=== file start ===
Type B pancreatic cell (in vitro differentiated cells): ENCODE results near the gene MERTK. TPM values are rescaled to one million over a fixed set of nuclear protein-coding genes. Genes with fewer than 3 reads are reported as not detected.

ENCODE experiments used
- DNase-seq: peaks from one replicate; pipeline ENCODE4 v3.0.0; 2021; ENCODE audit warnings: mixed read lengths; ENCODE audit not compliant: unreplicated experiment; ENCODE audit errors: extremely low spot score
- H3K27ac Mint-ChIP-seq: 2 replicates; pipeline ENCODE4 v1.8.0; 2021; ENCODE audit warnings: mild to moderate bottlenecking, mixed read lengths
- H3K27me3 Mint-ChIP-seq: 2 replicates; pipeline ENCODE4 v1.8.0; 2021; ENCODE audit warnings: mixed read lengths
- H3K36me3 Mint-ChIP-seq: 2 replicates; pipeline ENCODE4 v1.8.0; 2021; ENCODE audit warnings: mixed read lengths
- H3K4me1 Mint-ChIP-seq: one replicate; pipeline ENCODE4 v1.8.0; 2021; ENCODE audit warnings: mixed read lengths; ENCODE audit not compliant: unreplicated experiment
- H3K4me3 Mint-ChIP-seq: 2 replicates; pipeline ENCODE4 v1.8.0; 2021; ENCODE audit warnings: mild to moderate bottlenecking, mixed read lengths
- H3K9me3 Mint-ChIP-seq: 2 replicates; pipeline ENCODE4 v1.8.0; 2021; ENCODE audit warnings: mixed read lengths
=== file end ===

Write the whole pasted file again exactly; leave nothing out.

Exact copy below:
Type B pancreatic cell (in vitro differentiated cells): ENCODE results near the gene MERTK. TPM values are rescaled to one million over a fixed set of nuclear protein-coding genes. Genes with fewer than 3 reads are reported as not detected.

ENCODE experiments used
- DNase-seq: peaks from one replicate; pipeline ENCODE4 v3.0.0; 2021; ENCODE audit warnings: mixed read lengths; ENCODE audit not compliant: unreplicated experiment; ENCODE audit errors: extremely low spot score
- H3K27ac Mint-ChIP-seq: 2 replicates; pipeline ENCODE4 v1.8.0; 2021; ENCODE audit warnings: mild to moderate bottlenecking, mixed read lengths
- H3K27me3 Mint-ChIP-seq: 2 replicates; pipeline ENCODE4 v1.8.0; 2021; ENCODE audit warnings: mixed read lengths
- H3K36me3 Mint-ChIP-seq: 2 replicates; pipeline ENCODE4 v1.8.0; 2021; ENCODE audit warnings: mixed read lengths
- H3K4me1 Mint-ChIP-seq: one replicate; pipeline ENCODE4 v1.8.0; 2021; ENCODE audit warnings: mixed read lengths; ENCODE audit not compliant: unreplicated experiment
- H3K4me3 Mint-ChIP-seq: 2 replicates; pipeline ENCODE4 v1.8.0; 2021; ENCODE audit warnings: mild to moderate bottlenecking, mixed read lengths
- H3K9me3 Mint-ChIP-seq: 2 replicates; pipeline ENCODE4 v1.8.0; 2021; ENCODE audit warnings: mixed read lengths